And it is a comedy, right? This is serious stuff, and people were truly affected by it, but so much of this movie is genuinely funny. Whitacre’s eagerness to rat on his friends is made to be kind of silly, and I think Whitacre, as presented here, is such a wild character that he wouldn’t really fit in any other kind of movie, let alone one that claimed to recreate reality. Whitacre aspires to be in the kind of movie this one pretends to be over the course of the first forty minutes, but by the end it’s nearly a slapstick comedy, eventually reaching the point where nothing Whitacre says matters, and anything punches he tries to throw are absolutely feckless. He becomes a shell of a person, but only once everyone has caught onto him.
Before the movie starts, there is text onscreen telling us that though this is based on a true story, some of it is fabricated, as is usually the case in the movies. So there.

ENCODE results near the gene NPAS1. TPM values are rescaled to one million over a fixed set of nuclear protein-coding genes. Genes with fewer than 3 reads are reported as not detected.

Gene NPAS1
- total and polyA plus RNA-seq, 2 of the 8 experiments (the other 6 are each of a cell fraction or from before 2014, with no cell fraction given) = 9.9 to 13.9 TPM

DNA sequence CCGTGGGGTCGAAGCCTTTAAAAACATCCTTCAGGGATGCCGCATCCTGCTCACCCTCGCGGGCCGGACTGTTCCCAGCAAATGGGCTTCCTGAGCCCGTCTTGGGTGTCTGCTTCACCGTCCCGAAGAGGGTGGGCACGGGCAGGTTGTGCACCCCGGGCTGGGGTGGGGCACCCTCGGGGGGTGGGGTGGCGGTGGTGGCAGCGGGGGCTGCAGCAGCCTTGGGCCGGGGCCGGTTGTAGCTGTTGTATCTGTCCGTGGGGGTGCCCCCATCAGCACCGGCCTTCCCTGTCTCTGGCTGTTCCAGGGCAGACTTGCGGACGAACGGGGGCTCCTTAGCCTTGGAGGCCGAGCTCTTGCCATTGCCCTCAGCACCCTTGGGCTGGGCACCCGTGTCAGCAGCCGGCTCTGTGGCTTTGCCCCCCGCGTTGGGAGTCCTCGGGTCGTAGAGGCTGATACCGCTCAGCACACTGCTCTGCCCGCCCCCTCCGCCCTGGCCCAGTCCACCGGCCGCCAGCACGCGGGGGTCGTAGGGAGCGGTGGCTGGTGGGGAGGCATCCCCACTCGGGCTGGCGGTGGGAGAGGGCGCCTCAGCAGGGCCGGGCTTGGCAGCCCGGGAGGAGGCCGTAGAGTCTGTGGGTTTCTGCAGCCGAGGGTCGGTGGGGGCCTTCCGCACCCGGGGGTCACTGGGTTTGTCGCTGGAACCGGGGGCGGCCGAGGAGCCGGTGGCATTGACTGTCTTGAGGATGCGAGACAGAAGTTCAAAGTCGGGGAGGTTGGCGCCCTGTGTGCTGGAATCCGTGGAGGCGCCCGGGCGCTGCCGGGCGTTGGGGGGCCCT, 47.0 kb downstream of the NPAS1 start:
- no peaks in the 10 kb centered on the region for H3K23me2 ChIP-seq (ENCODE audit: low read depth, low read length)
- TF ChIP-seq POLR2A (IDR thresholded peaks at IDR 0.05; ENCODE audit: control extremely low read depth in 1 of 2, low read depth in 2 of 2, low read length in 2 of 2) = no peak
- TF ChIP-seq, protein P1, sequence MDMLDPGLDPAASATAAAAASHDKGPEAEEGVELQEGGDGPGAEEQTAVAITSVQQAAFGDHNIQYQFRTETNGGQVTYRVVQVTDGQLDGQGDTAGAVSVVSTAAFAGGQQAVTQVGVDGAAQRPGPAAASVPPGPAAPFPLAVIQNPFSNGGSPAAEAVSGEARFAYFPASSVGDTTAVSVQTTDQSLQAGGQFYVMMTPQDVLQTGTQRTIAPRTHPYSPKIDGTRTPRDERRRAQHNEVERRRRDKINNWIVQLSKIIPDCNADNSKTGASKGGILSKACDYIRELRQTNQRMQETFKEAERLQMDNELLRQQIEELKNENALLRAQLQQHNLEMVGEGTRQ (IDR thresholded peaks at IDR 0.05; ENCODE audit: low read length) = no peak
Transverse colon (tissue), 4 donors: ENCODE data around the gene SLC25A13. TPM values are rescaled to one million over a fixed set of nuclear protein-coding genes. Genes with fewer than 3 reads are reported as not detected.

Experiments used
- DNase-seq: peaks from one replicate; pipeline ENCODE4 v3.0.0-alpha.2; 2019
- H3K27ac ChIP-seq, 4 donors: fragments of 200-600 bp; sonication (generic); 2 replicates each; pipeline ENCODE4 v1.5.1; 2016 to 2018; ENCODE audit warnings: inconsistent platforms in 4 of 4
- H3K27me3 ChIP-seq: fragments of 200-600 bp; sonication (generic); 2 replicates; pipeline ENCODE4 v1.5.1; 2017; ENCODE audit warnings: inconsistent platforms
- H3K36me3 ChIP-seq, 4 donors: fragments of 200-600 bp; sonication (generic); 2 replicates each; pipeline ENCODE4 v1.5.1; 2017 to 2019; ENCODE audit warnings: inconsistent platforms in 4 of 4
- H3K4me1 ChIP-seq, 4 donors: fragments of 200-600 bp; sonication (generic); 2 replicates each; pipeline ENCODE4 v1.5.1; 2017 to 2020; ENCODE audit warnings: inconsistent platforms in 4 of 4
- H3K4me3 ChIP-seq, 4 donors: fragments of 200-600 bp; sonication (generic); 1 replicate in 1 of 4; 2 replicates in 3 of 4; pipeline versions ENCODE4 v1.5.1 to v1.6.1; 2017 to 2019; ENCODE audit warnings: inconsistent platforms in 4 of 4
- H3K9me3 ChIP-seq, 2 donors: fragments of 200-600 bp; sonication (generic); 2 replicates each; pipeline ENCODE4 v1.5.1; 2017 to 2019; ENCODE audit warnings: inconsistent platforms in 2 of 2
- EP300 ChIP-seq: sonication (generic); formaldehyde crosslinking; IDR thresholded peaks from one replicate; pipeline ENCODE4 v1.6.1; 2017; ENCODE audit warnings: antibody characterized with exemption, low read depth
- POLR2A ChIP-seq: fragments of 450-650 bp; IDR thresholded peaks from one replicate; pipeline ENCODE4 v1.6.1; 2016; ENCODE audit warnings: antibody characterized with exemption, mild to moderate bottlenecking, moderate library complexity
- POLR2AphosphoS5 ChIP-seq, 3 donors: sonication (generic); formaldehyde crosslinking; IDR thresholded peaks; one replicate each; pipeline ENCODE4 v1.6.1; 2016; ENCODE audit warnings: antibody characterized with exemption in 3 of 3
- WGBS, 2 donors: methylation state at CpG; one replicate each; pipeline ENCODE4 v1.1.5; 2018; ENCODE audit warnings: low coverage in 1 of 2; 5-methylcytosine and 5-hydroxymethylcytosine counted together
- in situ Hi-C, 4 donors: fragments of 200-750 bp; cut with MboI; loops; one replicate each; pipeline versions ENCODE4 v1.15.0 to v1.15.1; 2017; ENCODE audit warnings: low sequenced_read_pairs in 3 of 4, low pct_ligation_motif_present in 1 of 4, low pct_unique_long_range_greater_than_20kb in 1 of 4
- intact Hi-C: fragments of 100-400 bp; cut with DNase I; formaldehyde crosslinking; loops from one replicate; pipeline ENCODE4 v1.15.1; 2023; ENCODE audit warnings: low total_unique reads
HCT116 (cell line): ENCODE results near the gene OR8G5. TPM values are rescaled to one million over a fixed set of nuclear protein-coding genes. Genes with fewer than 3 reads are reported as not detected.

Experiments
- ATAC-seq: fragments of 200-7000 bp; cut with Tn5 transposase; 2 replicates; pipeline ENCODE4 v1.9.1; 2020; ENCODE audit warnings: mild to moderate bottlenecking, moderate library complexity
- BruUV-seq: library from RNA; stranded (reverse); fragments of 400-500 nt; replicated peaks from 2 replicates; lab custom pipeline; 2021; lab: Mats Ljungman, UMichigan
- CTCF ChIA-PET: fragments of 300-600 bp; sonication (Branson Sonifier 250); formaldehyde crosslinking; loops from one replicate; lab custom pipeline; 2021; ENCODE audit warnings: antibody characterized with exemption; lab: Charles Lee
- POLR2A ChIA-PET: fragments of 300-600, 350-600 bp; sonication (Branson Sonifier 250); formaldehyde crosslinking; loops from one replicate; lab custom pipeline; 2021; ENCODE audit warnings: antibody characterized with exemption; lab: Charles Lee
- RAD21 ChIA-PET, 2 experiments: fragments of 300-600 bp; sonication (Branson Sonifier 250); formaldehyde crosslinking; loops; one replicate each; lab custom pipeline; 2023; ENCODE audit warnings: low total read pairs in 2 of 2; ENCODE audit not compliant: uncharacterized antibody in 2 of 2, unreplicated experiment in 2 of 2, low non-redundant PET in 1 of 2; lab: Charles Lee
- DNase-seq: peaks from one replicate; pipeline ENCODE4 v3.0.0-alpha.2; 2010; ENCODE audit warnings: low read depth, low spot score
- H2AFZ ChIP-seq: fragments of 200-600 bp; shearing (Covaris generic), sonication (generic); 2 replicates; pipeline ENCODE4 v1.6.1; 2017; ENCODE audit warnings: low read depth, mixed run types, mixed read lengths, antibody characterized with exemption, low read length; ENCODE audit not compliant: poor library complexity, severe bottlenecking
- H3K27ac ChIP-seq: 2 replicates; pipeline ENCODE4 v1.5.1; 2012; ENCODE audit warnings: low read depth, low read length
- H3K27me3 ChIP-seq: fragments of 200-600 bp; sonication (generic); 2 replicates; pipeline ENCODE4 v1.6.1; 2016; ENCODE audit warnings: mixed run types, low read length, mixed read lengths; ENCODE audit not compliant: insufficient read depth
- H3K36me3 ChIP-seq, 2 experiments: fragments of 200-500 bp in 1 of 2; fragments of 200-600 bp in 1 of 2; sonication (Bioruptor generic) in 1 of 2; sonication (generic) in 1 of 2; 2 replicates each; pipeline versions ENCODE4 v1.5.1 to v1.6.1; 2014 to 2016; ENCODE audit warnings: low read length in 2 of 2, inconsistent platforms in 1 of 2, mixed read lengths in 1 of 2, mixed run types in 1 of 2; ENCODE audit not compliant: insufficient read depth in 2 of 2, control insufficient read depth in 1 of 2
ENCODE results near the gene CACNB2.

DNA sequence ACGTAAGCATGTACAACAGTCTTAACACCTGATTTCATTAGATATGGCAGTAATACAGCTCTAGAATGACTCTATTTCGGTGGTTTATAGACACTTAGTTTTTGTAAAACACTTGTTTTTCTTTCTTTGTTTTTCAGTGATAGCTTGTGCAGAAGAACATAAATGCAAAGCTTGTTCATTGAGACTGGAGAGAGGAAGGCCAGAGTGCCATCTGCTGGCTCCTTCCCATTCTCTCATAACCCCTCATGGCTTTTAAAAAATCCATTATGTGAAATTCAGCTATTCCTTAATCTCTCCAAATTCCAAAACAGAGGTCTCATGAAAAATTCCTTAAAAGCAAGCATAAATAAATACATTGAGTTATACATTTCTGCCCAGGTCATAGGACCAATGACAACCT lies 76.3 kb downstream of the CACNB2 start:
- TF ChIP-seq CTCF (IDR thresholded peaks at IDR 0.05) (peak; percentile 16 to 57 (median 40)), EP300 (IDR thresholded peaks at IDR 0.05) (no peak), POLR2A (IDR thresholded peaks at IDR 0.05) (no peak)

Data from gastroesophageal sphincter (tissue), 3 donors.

This seems unnecessary, but I think it sets up the subtle expectation that things won’t necessarily follow reality. Considering what I know about the story, though, it does seem quite close to what really happened. This warning might just help us lose track of what’s real, both within this story universe, in reality and in Whitacre’s own worldview. We’re not supposed to know what to believe but rather to get lost in Whitacre’s lies, just as he was and the people around him were.
The Informant! is a story about the informant, not about what he’s informing on. He’s an enigma, and the real investigation carried out throughout the film isn’t the ADM one but the one into Whitacre.
Up Next: Life Itself (2014), The Limey (1999), Hard Eight (1996)